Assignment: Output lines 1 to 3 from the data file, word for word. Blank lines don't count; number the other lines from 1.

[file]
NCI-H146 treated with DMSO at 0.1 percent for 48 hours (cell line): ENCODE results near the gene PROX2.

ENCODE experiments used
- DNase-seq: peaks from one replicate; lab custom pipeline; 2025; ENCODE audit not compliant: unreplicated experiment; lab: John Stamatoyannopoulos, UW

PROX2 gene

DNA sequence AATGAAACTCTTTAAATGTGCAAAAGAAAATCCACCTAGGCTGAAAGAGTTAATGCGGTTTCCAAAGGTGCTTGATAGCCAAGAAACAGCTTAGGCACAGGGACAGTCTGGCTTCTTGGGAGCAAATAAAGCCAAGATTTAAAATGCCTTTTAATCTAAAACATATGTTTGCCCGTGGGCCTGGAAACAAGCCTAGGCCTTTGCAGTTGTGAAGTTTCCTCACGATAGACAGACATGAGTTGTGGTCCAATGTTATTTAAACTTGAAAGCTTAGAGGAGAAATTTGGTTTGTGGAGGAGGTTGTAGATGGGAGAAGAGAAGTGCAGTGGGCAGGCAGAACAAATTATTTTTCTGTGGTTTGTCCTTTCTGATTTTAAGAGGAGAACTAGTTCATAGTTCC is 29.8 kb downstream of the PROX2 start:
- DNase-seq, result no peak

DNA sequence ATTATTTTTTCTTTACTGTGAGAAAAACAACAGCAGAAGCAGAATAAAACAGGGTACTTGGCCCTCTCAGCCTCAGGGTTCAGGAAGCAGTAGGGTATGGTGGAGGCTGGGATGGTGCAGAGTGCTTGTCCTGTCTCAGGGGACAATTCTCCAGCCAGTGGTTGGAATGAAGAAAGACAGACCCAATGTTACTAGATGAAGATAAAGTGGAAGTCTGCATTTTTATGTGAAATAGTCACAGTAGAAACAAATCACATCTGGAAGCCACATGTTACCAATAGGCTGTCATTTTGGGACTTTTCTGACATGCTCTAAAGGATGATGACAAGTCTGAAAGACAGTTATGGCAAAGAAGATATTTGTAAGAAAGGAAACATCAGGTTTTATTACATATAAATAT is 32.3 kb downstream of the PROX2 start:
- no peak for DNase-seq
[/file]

NCI-H146 treated with DMSO at 0.1 percent for 48 hours (cell line): ENCODE results near the gene PROX2.

ENCODE experiments used
- DNase-seq: peaks from one replicate; lab custom pipeline; 2025; ENCODE audit not compliant: unreplicated experiment; lab: John Stamatoyannopoulos, UW